The Sacramento River carries far more water than the San Joaquin, with an estimated 22 million acre feet (27 km3) of virgin annual runoff, as compared to the San Joaquin's approximately 6 million acre feet (7.4 km3). Intensive agricultural and municipal water consumption has reduced the present rate of outflow to about 17 million acre feet (21 km3) for the Sacramento and 3 million acre feet (3.7 km3) for the San Joaquin; however, these figures still vary widely from year to year. Over 25 million people, living both in the valley and in other regions of the state, rely on the water carried by these rivers.

Engineering

Runoff from the Sierra Nevada flows into the Central Valley and provides one of the largest water resources of California. The Sacramento River is the second largest river to empty into the Pacific from the Continental United States, behind only the Columbia River and greater than the Colorado River. Combined with the fertile and expansive area of the Central Valley's floor, the Central Valley is ideal for agriculture.

Today, the Central Valley is one of the most productive growing regions of the United States. But to enable this, water control was needed to prevent rivers from overflowing during the spring snowmelt while drying up in the summer and autumn. As a result, many large dams, including Shasta Dam, Oroville Dam, Folsom Dam, New Melones Dam, Don Pedro Dam, Friant Dam, Pine Flat Dam and Isabella Dam, were constructed on rivers entering the Central Valley, many part of the Central Valley Project. These dams have had a profound impact on the physical, economic, cultural, and ecological state of Central Valley: for example, enabling development of its vast agricultural resources but leading to the loss of the Chinook salmon.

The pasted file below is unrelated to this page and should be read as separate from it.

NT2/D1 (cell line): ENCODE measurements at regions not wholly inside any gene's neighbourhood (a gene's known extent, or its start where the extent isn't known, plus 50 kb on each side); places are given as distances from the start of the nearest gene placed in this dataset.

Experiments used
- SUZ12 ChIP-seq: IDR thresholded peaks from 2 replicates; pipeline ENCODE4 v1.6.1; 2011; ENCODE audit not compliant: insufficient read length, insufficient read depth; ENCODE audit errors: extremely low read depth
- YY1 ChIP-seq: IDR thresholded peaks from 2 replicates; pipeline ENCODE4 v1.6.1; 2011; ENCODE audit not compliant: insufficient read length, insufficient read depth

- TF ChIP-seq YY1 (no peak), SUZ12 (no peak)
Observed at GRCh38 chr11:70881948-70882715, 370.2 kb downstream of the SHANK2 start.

Post-World War II demand for urban development in California's urban areas, most notably the San Francisco Bay Area and the Los Angeles/Inland Empire/San Diego, required water resources to support it. Moreover, rapid development of agriculture in the southern Central Valley required far more water than available locally. The Feather River in the Sacramento Valley was looked to as a water source, leading to public financing of the California State Water Project. This transports water to the southern San Joaquin Valley and vast urban lands south of the Tehachapi Mountains.